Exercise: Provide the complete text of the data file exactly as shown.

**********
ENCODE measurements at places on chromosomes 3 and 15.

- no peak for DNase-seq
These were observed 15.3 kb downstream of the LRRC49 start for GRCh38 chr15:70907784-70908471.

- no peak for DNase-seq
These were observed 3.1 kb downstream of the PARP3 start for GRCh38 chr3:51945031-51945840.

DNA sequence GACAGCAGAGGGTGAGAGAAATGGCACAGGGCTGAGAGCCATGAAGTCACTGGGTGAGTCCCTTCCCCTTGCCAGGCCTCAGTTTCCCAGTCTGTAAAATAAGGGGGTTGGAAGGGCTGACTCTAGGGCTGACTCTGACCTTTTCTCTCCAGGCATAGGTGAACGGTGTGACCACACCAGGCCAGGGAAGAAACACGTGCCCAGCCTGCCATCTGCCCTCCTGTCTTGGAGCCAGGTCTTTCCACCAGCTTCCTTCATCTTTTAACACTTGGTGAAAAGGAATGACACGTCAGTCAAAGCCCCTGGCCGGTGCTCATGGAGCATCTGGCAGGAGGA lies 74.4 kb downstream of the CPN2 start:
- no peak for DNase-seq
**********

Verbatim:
ENCODE measurements at places on chromosomes 3 and 15.

- no peak for DNase-seq
These were observed 15.3 kb downstream of the LRRC49 start for GRCh38 chr15:70907784-70908471.

- no peak for DNase-seq
These were observed 3.1 kb downstream of the PARP3 start for GRCh38 chr3:51945031-51945840.

DNA sequence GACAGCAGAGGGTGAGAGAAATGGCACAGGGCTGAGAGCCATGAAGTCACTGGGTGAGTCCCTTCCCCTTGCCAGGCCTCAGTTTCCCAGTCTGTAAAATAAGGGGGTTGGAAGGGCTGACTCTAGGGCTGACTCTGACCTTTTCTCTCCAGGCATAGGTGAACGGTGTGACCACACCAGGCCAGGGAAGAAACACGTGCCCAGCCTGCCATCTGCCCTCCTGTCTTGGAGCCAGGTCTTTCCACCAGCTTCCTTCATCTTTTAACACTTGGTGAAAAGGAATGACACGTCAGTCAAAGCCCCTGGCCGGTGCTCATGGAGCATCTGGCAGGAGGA lies 74.4 kb downstream of the CPN2 start:
- no peak for DNase-seq